“Swords into Plowshares”
During his lifetime, Tony Price created hundreds of objects of art from the residue of the nuclear weapons laboratories in Los Alamos, New Mexico. His art was and is his activism — an anarchic voice intoning the madness of nuclear power, alchemizing rarified weapons-metals into plowshares of consciousness. He lived many lives and died many deaths to resist destiny. His boldness of consciousness, his art, is a gift that can keep giving.
James Rutherford on Tony Price
Gallerist, Curator – Santa Fe
Tony Price, the man, was so horrified by the Bomb’s potential to thoroughly alter lives by its mere existence—and to end all life by its actual use—that he had to awaken all those who would be oblivious to obliteration to what he called “our atomic nightmare.”
Tony Price, the artist, used the very tools of possible atomic devastation to open their eyes. This artist, musician, iconoclast and dreamer applied his art to further his doctrine against destruction by dedicating more than thirty years of his life to creating the prophetic and visionary body of work he called Atomic Art. His decision to do so was both urgent and personal:
“If the effort could be made to neutralize the bomb with the same intense effort it took to create the bomb, I know the task could be done, because nothing is impossible.” — Tony Price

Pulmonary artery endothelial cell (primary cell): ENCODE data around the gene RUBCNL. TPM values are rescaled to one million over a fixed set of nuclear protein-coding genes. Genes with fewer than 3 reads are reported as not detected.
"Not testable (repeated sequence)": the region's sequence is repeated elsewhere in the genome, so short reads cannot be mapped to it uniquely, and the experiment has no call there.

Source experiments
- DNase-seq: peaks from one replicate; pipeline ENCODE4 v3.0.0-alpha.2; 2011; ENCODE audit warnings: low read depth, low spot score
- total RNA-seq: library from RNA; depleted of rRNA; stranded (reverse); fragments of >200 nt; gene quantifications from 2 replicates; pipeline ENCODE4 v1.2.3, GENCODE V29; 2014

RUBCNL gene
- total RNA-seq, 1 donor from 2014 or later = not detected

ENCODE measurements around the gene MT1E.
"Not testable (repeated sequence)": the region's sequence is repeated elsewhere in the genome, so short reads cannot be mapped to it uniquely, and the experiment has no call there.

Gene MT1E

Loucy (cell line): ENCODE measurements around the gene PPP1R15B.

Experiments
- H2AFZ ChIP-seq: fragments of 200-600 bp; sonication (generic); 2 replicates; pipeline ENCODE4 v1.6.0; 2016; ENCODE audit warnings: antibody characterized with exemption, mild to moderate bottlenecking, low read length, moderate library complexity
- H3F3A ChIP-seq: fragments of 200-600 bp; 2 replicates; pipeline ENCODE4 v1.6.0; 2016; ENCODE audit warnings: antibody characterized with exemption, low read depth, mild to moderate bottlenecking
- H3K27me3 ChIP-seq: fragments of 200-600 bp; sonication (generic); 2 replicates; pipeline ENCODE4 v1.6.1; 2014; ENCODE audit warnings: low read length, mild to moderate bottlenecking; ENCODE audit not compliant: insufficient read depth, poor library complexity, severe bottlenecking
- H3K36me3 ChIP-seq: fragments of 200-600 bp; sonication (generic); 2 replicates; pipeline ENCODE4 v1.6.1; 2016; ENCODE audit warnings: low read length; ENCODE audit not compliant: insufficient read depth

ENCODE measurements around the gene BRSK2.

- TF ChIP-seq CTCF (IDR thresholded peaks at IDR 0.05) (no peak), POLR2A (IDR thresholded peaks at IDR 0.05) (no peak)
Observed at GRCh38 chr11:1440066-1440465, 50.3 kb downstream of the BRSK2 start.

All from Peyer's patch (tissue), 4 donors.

He also considered it his responsibility as an artist. To see Price’s Atomic Art is to be struck by the many layers of meaning behind it. His method of turning something widely viewed as extremely negative into something positive, and the sardonic humorinfused into the work invite looking beneath the surface and within the layers to find the artist’s philosophy and understand the context in which the work was created.
Price utilized humor artistically as a relief valve to mitigate the terrifying nature of the subjects he was addressing and made his powerful message more palatable to the viewer. His humorous titles and expressions recall the clown or trickster who, through the release of laughter, gives the viewer a kind of space, or breathing room, to look at the reality he was communicating. Or, as Hugh Romney (a.k.a. Wavy Gravy), once put it,
“Tony had a sense of the divine goof and he would occasionally project that into the metal expressions that were formed on his artwork. You’d just look at it and howl because it resonated with the divine goof in you.” — Wavy Gravy
Price himself explained the intended purpose of his alchemic transformations of atomic salvage into iconography of the world’s spiritual and religious traditions:
“Objectively, I know there are vast energy banks of super-good energy available. For each religion is like a giant capacitor in the fourth dimension, holding and dispersing the energy of its followers. Now all I had to do was create symbols corresponding to the energy banks of these religions, using the material of the nuclear weapons energy system. When the vibrations of the nuclear scrap have been shaped into spiritual energy images, a vibrational tunnel or bridge is formed from the religious energy banks to the nuclear weapons banks, and an automatic balance of energies would be established. These sculptures act as valves, bringing the dark and light energies together to balance and thus hold the peace.” — Tony Price